Incorporating 'doesn't stack up' for majority of landlords

Incorporating 'doesn't stack up' for majority of landlords

The latest research from the National Landlords Association (NLA) has claimed that 40% of landlords are either seriously considering forming a limited company in order to limit their exposure to changes that will restrict mortgage interest – announced in last year’s Summer Budget – or will be looking into the option in the coming months.

However, the research found that so far only one per cent had actually incorporated, which the NLA says can be explained by the high cost of transferring property held personally into a company.

The findings also show that 31% have no intention of moving their portfolio to a limited company, and that 29% still unsure about whether they will incorporate or not.

Mortgage interest relief for individual residential landlords, which will be restricted to the basic rate of income tax (20%) by 2021, will begin to be phased back from April 2017.

The changes will mean that landlords will no longer be able to deduct the cost of mortgage interest before declaring their taxable profit, and will instead receive a tax credit of 20pc of their mortgage interest costs.

The NLA has labelled the changes the Turnover Tax, because landlords’ tax will be calculated on rental income they earn, rather than their profits, forcing many basic rate payers into a higher bracket and leaving higher and additional-rate payers with considerably bigger tax bills.


Landlords structured as companies will be exempt from the changes, instead paying corporation tax – currently 20 per cent – on their profits alone.

Richard Lambert, Chief Executive Officer at the NLA, said: “Transferring personally held property to a limited company isn’t a straightforward process, so it’s not surprising that so few have taken this action so far.

Landlords need to do their research but many will realise that incorporating simply doesn’t stack up financially; doing so will incur capital gains and potential stamp duty charges, which means the process may be prohibitively expensive”.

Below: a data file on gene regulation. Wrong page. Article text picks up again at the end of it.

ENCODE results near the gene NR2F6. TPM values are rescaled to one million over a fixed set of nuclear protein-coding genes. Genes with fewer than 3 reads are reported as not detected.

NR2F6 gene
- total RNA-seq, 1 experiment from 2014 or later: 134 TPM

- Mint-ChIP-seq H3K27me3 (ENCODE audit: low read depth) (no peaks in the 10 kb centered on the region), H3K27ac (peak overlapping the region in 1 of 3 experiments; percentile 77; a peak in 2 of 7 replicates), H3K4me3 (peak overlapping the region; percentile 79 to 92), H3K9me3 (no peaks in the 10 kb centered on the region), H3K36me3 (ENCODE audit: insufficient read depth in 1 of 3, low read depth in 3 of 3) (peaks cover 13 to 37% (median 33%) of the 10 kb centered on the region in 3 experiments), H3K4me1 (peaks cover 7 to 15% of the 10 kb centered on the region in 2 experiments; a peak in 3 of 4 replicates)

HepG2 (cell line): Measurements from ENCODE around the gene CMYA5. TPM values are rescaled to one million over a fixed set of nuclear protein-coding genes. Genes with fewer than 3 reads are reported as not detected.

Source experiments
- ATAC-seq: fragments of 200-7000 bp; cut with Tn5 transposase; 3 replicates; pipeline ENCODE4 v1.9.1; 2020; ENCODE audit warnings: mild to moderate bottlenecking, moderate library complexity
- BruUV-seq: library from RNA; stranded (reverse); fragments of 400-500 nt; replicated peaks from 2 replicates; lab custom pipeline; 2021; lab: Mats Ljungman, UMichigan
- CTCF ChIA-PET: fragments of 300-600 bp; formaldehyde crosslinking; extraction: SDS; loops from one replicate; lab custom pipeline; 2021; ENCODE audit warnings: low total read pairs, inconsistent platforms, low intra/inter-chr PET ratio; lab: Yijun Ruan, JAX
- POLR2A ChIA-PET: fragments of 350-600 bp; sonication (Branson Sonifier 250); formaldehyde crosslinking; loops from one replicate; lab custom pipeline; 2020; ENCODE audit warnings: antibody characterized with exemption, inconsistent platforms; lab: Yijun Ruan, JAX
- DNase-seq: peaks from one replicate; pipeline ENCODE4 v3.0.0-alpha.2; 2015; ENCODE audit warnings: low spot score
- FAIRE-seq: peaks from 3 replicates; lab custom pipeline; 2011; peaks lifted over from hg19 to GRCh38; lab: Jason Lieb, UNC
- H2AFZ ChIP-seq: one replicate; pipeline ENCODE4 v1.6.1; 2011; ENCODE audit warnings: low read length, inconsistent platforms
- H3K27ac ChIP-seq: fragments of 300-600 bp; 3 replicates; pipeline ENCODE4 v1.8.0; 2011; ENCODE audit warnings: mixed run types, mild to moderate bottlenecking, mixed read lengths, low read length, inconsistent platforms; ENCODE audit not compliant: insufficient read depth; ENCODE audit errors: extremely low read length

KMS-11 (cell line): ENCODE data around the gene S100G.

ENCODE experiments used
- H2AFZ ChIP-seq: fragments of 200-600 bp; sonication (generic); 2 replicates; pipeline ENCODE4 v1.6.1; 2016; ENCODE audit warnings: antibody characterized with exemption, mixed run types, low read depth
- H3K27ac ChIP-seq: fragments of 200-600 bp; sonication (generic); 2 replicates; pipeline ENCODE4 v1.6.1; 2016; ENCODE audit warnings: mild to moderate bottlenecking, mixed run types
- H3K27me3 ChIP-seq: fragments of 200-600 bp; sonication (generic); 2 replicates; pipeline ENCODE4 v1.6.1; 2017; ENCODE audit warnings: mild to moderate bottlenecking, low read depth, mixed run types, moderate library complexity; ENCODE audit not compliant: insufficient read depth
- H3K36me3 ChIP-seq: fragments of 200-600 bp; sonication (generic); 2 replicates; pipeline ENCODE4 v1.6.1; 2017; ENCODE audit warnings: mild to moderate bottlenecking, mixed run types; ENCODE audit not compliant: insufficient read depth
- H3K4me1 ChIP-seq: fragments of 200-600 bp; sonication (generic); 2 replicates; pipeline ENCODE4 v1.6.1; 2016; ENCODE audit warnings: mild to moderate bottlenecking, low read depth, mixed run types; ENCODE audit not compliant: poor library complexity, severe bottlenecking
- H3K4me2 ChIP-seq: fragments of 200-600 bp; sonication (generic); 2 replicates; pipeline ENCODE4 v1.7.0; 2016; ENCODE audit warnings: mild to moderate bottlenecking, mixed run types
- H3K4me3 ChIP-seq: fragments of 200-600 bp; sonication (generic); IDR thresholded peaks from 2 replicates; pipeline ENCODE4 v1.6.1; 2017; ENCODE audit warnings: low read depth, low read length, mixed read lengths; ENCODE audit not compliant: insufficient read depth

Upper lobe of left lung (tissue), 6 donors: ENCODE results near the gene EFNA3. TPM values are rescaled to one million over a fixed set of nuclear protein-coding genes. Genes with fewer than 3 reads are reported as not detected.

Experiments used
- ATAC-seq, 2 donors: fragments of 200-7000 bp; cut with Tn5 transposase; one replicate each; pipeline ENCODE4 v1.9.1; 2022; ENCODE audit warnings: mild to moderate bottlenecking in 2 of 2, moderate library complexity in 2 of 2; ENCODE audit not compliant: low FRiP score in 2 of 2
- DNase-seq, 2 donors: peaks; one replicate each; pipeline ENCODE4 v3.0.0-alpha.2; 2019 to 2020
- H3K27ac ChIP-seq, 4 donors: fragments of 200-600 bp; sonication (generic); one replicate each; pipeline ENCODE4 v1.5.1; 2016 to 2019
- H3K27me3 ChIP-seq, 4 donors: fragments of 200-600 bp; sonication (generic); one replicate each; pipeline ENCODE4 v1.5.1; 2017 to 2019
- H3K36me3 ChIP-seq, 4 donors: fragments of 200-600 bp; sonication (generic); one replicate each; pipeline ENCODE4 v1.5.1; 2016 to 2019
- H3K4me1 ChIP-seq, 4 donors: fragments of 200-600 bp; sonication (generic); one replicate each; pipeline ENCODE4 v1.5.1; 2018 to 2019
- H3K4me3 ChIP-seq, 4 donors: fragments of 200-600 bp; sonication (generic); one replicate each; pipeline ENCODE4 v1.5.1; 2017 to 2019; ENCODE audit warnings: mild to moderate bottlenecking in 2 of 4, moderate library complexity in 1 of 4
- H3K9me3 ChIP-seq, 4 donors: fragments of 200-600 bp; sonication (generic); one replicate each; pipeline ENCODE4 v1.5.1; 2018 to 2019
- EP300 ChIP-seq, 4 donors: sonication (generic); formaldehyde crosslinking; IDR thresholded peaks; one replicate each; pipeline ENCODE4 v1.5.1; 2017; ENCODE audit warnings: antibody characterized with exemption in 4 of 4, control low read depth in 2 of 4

Richard Price, Executive Director of the UK Association of Letting Agents (UKALA), said: “While just one per cent have incorporated so far a significant proportion are still considering the move.If landlords follow through with these intentions then it’s likely that more and more will take a hands-on approach to managing their portfolios in the future, which would mean less business to go around for agents, and certainly less of a need for full service offerings.

The changes to taxation are forcing landlords to re-evaluate their businesses and their place in the market, so our advice for agents is to begin talking to your clients about their intentions over the next few years, and consider how you’ll meet their changing needs in a way that is distinct from your rivals’”.

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richardrawlings
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Kelvin Lloyd 09 Oct 2017

IT is up, to the Planners. If they will only give permission for bungalows on certain (suitable) sites, they will be built.

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It's just the beginning of the shocking rise.

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I have recently read that the bungalows can provide social housing for elderly residents in London.

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Tom Allen
Tom Allen 20 Sep 2017

Absolutely agree with you!

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A sharp correction would be a less dramatic expression to use. That is already underway in certain sectors in Reading where I practice as Chartered Surveyor

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